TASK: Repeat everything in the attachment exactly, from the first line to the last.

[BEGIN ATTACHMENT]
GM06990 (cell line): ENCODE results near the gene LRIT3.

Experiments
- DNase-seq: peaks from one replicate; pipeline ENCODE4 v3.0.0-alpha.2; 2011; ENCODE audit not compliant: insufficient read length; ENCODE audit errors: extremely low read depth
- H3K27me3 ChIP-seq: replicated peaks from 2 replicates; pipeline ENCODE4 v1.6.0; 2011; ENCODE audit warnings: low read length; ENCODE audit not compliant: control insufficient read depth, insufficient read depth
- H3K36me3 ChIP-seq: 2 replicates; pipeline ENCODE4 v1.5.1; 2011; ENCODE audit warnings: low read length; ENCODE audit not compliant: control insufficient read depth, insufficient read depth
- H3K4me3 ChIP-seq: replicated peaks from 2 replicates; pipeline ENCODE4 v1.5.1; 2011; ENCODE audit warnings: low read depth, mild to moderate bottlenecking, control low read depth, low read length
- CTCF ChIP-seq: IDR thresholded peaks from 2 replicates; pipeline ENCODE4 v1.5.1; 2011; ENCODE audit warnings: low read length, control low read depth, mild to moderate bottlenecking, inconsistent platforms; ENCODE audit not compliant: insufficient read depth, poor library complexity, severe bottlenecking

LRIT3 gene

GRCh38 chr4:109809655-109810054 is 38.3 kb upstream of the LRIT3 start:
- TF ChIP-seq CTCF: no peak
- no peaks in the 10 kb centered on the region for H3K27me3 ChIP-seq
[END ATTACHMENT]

GM06990 (cell line): ENCODE results near the gene LRIT3.

Experiments
- DNase-seq: peaks from one replicate; pipeline ENCODE4 v3.0.0-alpha.2; 2011; ENCODE audit not compliant: insufficient read length; ENCODE audit errors: extremely low read depth
- H3K27me3 ChIP-seq: replicated peaks from 2 replicates; pipeline ENCODE4 v1.6.0; 2011; ENCODE audit warnings: low read length; ENCODE audit not compliant: control insufficient read depth, insufficient read depth
- H3K36me3 ChIP-seq: 2 replicates; pipeline ENCODE4 v1.5.1; 2011; ENCODE audit warnings: low read length; ENCODE audit not compliant: control insufficient read depth, insufficient read depth
- H3K4me3 ChIP-seq: replicated peaks from 2 replicates; pipeline ENCODE4 v1.5.1; 2011; ENCODE audit warnings: low read depth, mild to moderate bottlenecking, control low read depth, low read length
- CTCF ChIP-seq: IDR thresholded peaks from 2 replicates; pipeline ENCODE4 v1.5.1; 2011; ENCODE audit warnings: low read length, control low read depth, mild to moderate bottlenecking, inconsistent platforms; ENCODE audit not compliant: insufficient read depth, poor library complexity, severe bottlenecking

LRIT3 gene

GRCh38 chr4:109809655-109810054 is 38.3 kb upstream of the LRIT3 start:
- TF ChIP-seq CTCF: no peak
- no peaks in the 10 kb centered on the region for H3K27me3 ChIP-seq